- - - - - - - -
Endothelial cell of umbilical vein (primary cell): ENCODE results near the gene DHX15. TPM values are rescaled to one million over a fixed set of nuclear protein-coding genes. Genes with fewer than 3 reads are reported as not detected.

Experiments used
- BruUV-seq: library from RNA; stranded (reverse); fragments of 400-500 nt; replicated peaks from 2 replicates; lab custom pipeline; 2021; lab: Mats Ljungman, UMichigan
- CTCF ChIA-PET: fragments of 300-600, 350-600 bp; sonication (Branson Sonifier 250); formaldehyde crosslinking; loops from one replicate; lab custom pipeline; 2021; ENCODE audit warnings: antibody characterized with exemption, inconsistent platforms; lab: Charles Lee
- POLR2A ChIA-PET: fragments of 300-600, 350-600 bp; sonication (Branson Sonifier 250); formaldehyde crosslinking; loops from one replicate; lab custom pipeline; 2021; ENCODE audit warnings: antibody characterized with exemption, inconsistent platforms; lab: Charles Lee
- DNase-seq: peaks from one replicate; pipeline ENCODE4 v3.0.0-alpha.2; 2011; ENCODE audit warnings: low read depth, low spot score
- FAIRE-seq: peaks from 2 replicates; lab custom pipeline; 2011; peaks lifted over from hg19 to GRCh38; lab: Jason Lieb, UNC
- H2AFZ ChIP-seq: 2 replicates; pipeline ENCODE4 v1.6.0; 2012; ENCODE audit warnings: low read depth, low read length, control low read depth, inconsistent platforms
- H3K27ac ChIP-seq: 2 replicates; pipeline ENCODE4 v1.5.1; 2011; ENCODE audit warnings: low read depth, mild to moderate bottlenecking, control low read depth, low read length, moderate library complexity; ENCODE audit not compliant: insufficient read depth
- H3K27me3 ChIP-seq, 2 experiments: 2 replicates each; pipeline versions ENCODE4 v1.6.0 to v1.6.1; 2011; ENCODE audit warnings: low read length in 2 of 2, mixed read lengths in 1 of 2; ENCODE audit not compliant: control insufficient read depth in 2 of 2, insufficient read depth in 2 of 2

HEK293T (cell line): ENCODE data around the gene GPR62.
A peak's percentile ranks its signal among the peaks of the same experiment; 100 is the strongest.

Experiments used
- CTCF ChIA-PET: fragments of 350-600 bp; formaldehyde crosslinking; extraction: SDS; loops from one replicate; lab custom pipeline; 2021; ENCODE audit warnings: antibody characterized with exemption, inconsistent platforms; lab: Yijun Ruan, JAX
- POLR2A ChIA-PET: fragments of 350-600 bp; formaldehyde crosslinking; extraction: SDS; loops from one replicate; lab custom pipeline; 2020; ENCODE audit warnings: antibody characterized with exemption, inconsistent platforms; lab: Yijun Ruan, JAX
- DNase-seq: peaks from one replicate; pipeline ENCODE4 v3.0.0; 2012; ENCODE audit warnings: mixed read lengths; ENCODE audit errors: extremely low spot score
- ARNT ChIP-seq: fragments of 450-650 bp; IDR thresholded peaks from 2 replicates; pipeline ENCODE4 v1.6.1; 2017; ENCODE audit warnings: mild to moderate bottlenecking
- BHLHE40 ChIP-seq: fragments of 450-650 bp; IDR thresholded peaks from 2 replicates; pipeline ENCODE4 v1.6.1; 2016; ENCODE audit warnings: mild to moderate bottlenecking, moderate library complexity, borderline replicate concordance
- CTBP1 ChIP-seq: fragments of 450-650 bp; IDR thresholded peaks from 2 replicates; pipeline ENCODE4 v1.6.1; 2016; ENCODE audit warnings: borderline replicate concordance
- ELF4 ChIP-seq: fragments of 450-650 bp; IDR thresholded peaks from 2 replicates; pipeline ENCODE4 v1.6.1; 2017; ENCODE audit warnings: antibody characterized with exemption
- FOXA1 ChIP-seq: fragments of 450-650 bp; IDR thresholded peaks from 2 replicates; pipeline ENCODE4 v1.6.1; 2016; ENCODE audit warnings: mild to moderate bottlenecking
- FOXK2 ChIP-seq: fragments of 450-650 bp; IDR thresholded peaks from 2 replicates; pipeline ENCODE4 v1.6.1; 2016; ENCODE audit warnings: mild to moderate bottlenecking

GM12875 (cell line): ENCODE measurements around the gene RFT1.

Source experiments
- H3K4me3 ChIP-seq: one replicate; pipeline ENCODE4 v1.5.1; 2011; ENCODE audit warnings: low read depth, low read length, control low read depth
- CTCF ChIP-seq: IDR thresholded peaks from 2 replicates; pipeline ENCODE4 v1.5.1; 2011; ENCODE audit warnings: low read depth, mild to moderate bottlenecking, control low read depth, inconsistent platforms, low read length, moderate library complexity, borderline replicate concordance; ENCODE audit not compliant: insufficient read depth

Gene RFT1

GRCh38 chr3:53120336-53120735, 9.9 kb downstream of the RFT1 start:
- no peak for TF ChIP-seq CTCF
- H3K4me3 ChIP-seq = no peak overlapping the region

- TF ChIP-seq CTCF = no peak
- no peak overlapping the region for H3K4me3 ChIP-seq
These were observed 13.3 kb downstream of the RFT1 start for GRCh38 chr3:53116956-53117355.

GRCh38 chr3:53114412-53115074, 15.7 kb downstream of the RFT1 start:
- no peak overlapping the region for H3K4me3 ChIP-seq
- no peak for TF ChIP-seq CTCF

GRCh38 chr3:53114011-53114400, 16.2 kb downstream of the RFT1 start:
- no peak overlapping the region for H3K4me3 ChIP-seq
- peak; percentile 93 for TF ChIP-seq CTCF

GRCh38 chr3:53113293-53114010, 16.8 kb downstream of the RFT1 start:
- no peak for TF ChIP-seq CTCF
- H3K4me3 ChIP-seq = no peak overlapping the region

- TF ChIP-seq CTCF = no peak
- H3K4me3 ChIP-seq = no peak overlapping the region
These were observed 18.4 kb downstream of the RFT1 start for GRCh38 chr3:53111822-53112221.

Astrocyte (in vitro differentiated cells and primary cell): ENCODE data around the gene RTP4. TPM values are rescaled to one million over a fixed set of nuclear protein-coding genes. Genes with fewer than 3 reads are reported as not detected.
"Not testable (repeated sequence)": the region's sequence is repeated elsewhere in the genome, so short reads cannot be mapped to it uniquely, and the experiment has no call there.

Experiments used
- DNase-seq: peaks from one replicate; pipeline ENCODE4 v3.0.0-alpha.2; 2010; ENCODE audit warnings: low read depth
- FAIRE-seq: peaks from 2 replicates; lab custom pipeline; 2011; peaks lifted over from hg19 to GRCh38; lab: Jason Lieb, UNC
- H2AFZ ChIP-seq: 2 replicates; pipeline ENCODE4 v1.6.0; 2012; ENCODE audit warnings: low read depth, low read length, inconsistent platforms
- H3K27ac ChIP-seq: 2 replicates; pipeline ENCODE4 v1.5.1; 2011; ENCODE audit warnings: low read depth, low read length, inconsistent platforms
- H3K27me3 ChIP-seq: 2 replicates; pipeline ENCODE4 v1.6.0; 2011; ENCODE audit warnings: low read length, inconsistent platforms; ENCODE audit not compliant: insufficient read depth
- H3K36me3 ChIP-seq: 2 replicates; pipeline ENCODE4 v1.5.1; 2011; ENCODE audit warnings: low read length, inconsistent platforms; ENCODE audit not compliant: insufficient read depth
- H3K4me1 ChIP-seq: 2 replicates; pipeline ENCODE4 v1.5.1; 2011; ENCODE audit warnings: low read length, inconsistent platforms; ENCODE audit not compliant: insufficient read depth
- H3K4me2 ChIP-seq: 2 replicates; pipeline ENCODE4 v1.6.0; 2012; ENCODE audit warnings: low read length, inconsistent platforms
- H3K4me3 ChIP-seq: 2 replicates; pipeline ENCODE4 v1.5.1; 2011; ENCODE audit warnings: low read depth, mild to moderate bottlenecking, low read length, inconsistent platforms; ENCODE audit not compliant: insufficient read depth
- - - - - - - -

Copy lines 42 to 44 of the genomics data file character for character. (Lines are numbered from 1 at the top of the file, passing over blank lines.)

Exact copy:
- H3K4me3 ChIP-seq = no peak overlapping the region

- TF ChIP-seq CTCF = no peak
- H3K4me3 ChIP-seq = no peak overlapping the region